Brief History of Hotel Roanoke
When Hotel Roanoke opened in 1882, it was the prized centerpiece of the city being built around it by the railroads. Standing stately on a hill, it became the warm weather destination for people desiring luxury digs in the cool air of the Blue Ridge Mountains of southwest Virginia. U.S. presidents, celebrities and millionaires stayed here, but no one loved it more than local Roanokers who made it a fashionable hot spot for social and cultural events over the years.
It was that very community that stepped up to save it when the cherished landmark was facing its demise in 1989. This was after the Norfolk Southern Railway closed the hotel and gifted it to Roanoke’s Virginia Tech with hopes the university’s foundation would carry out badly needed renovations and add a conference center. But the foundation came up short with financing and turned to the community for help. Partnering with the city, they launched “Renew Roanoke,” a grassroots fundraiser with collection boxes around town. Penny by penny in donations large and small, the locals raised $7 million in just six weeks. Renovations were made, the conference center wing was built, and the hotel re-opened in 1995.
“This hotel really means something to the community,” said hotel spokesman Michael Quonce. “People tell me they’ve waited their whole life to stay here.”
The Hotel Roanoke Now
Today the gorgeous Tudor-style hotel stands proudly as The Grand Old Lady of Roanoke and has earned the coveted AAA Four Diamond Designation Rating. The interiors beautifully reflect its elegant 19th century past with many original architectural features, artifacts and murals. The hotel is listed in the National Register of Historic Places and belongs to Hilton’s Curio Collection of unique hotels. The new award-winning conference center has become the premier meeting site in the south.
The lobby’s check-in area retains the original elevator doors, wall paneling, black marble columns and scrolled brackets. Distinguishing it is a row of three-feet high panels of paintings on canvas depicting Virginia’s colonial history. The murals by Hugo Ohlms wrap 66 feet of three walls.
Guest Rooms of Hotel Roanoke
Most of the 330 rooms including 18 suites were completely overhauled to meet current luxury standards. All include desk and chair, lounge chair with ottoman, TV, free WiFi, coffee service, and robes and safe in the closet. Though nicely appointed, the bathroom for the double-bed room is small with a single sink and very little shelf space. The hotel features a selection of PURE rooms, allergy-friendly and devoid of irritants that bother some people. There also are six accessible rooms. Cribs and high chairs are available too.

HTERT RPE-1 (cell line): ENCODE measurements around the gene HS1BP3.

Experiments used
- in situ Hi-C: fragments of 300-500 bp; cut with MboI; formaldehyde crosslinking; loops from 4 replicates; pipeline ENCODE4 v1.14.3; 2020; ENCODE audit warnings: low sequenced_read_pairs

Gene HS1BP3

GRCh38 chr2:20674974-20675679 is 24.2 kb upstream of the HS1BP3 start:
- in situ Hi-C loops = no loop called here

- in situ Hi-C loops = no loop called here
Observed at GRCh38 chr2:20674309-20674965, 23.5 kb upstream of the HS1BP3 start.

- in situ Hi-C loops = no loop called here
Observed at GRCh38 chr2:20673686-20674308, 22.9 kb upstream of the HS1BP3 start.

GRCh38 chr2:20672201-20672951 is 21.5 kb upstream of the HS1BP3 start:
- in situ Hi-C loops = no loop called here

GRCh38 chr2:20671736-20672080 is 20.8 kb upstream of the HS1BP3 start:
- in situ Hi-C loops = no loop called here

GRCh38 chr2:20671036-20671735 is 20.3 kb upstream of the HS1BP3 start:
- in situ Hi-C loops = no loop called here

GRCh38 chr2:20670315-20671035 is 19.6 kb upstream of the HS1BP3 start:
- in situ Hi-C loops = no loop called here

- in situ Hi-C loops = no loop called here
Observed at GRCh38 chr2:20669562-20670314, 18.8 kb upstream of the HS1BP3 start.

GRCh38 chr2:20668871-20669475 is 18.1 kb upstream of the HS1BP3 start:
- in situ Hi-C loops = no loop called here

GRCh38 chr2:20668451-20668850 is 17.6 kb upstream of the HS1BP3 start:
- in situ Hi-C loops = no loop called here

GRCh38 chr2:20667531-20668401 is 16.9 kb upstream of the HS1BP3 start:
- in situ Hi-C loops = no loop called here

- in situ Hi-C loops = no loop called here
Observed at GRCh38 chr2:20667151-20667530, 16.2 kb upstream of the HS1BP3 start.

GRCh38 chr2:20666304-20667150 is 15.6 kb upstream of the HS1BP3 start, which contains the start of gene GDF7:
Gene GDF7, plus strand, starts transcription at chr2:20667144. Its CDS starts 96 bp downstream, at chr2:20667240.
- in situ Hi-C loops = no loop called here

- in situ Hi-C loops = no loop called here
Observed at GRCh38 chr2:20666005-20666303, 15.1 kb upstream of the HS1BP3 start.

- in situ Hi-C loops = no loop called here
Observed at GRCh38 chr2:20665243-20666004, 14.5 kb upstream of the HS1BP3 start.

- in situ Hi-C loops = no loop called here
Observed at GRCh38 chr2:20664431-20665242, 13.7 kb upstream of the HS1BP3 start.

Amenities include fitness room, outdoor pool, pool table, in-room spa services, business center, laundry service, gift shop and more. Hotel staff has a keen sense of place and enthusiasm for the property, and they show it.
Dining at Hotel Roanoke
One of the largest of the original common areas, the Regency Room oozes elegance with classic detailing in the arched windows and Ionic columns. The original chandeliers and wall sconces provide lighting just as they did when the room opened in 1939.
Executive Chef Stephen de Marco serves southern-inspired French cuisine. “We put our own flair into it,” he said. Peanut soup is a signature dish, and it is yummy! (recipe below)
Besides breakfast, lunch and dinner, Sunday Grand Brunch is a long-held tradition. It’s so good that OpenTable named it among the top 100 brunch restaurants in America based on customer reviews.
The rest of the week, breakfast buffet is set up in a separate room off the Regency Room. Here, I found another original mural, this one depicting Virginia scenes and famous buildings. The other dining spot, Pine Room Pub, features craft beers and pub fare.
Recipe for Hotel Roanoke’s Peanut Soup
¼ pound butter
1 small onion diced
2 celery branches diced
3 tablespoons flour
2 quarts chicken broth
1 pint peanut butter
½ cup ground peanuts
⅓ teaspoon celery salt
1 tablespoon lemon juice
Melt butter in large saucepan and add onion and celery. Salute for five minutes (not brown). Add flour and mix well. Add hot chicken broth and cook for half hour. Remove from stove, strain, and add peanut butter, ground peanuts, celery salt and lemon juice.
What To Do In Roanoke
To get a sense of the city, drive up Mill Mountain to see the Roanoke Star, an beloved landmark constructed in 1949 that can be seen from anywhere in town. It shines white at night, becoming the city’s “front porch light.” From this vantage point, you can see the entire city.
Market Square Walkway (covered) connects Hotel Roanoke with downtown. Easy peasy. First visit O. Winston Link Museum and Virginia Museum of Transportation to learn about the town’s railroad heritage. Taubman Museum of Art and Center in the Square with a wonderful performing arts center—Mill Mountain Theatre—are close by, as is the Visitors Center where you can get a map for a walking tour of public art.
Biking the urban Greenways along the Roanoke River running through town is a great way to explore. If you have a car, driving the Blue Ridge Parkway is a beautiful way to see Virginia’s Blue Ridge with stops at breweries, wineries and farms.
My favorite restaurants:
Local Roots – family-owned farm-to-table eatery for picky foodies like me; loved it!
Fortunato – a true Italian table; like eating the in the Old Country!
For more, click on www.visitvbr.com
Hotel Roanoke, 110 Shenandoah Avenue, Roanoke, VA 24026; 540-985-5900; www.hotelroanoke.com
Claudia Carbone is an award-winning travel writer based in Denver. Read about other hotels she’s visited in Sleepin’ Around.